Addendum 8/16/2014: Perhaps with a little more ripening, or the big monsoon rain, the fruit on 'Polly' has become very juicy and intensely sweet. It has a nice sweet/tart balance, less tart and less resinous than Redhaven. Not better, not worse, just different. 

Sunday, August 10, 2014

lessons from the garden

Before planting a shade garden, it's best to be certain that you actually DO have shade. Sure, the trees are planted, but they are still to small to make much shade. Apparently.

Thursday, August 7, 2014

ipomopsis longiflora

One of my favorite wildflowers Ipomopsis longiflora in one of my neighbor's yards.

It's very dense in their yard, so I suspect it was originally planted.

I first saw it in the wild, scattered along the edges of a dirt road, so ethereal that it almost seemed a dream.

En masse, it is a bit of a mess.

Tuesday, August 5, 2014

word of the day: apomixis

Salvia daghestanica showing apomixis. Just sayin'.

From Wikipedia: "In botany, apomixis was defined by Hans Winkler as replacement of the normal sexual reproduction by asexual reproduction, without fertilization.[1] This definition notably does not mention meiosis. Thus "normal asexual reproduction" of plants, such as propagation from cuttings or leaves, has never been considered to be apomixis, but replacement of the seed by a plantlet or replacement of the flower by bulbils are types of apomixis. Apomictically produced offspring are genetically identical to the parent plant."

Monday, August 4, 2014

the search for black dragon

When I was a kid, I wanted a Black Dragon. This was, of course, long (long) before Toothless the Night Fury dragon in How to Train Your Dragon. The dragon I wanted was Lilium 'Black Dragon'. Yes, the Black Dragon that I wanted was toothless, but it was also fragrant, and how, I ask you, can a plant-freak kid like me resist a name like Black Dragon, especially while reading The White Dragon, by Anne McCaffrey? I never did get my Black Dragon as a kid. When I was designing my front courtyard, I wanted something that would connect the white 'Iceberg' roses...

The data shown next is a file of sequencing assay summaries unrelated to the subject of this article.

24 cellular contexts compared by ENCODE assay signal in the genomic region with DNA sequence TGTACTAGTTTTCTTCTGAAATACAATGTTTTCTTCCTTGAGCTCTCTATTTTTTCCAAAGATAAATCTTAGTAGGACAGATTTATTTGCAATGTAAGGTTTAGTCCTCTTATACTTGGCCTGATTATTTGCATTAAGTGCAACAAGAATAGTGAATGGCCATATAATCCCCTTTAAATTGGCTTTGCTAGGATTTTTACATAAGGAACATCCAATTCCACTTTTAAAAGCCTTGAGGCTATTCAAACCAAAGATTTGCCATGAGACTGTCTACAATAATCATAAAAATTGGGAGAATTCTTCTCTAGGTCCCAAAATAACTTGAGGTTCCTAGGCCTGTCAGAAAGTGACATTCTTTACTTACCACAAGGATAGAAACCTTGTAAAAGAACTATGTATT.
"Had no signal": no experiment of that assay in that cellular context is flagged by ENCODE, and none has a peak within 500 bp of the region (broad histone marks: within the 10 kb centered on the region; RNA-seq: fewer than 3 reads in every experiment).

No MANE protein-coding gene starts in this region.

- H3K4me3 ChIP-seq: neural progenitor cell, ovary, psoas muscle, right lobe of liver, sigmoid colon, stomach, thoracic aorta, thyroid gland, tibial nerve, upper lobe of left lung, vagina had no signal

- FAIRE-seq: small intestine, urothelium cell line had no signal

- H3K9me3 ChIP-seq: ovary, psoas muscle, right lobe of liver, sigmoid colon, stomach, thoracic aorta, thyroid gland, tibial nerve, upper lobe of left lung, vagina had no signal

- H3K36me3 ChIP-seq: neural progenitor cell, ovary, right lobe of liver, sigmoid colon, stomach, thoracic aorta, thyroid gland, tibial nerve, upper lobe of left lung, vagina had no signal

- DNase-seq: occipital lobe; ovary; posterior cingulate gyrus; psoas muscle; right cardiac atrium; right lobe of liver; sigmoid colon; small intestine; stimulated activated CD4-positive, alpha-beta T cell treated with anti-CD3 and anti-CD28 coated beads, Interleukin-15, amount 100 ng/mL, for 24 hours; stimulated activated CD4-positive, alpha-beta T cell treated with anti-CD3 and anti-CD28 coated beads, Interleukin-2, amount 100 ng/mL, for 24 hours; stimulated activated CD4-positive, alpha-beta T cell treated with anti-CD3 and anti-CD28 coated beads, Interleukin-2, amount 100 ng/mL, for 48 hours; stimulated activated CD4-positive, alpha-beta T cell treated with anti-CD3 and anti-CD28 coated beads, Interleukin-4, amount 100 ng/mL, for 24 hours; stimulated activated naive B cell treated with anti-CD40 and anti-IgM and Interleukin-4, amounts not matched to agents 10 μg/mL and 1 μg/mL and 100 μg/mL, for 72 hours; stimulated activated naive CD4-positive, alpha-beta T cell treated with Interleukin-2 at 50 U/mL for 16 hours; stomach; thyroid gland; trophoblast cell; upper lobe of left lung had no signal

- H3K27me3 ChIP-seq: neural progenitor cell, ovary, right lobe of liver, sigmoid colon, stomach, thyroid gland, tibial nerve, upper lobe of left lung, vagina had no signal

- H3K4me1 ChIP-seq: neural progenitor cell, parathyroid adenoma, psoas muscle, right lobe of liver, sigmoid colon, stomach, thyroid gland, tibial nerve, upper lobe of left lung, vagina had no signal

...with the dusky plum leaves of Cotinus coggygria 'Royal Purple'...
I immediately thought of L. 'Black Dragon' (ignoring that the lilies would be in bloom for only a short time).
image from The Lily Garden

Since Sunset's Western Garden Book describes it as "The most common selection..." of L. luecanthum centifolium, I figured it would be easy, right? Wrong. On-line, I read one description that it is thought to be no longer in existence, and that the original strain was collected from a cottage garden in China that no longer exists (being bulldozed by "progress"). Although 'Black Dragon' was supposed to have remarkably dark exteriors (hence the "black" in the name), it was also supposed to be particularly vigorous with candelabras of up to 50 flowers. I can't believe that they don't exist in someone's garden somewhere, though. So my search for 'Black Dragon' began.

The Lily Garden didn't have 'Black Dragon' but it did have L. leucanthum, which is actually the image shown above, since I could not find an image on the web of the famous selection that I long for. I bought a few, and the one flower that it produced last year, did have a nice flower, but not really distinguished from L. regale. This year, more flowers, but also not the purple reverse, and not the dramatic flaring curly trumpets.

My other substitute for 'Black Dragon' was 'Silk Road' which bloomed well this year...until trashed by the winds.

'Silk Road' is nice, and wins popularity contests year after year. It has a purplish reverse, but also a red-purple interior, and is only loosely trumpet shaped. Not really what I was searching for, but it is a nice lily. It does need protection from the wind, as does any large flower.

I was excited to find that McClure and Zimmerman offered something called 'Black Dragon' with a nice photo (from archival?). I immediately ordered. I knew immediately that it wasn't what I hoped for, when the leaves emerged broad and thick. L. leucanthum has narrow leaves. This is what bloomed:

It looks like someone got confused, and they were selling 'Black Beauty' or something similar as 'Black Dragon' which is a totally different lily, a different class of lily, with a vaguely similar name. I notice that they are not offering 'Black Dragon' this year, and are offering 'Black Beauty' which is a nice enough lily, but not what I wanted, not what I had in mind for the garden, and not very fragrant.

I notice that The Lily Garden is not offering L. leucanthum this year, either. So the search continues.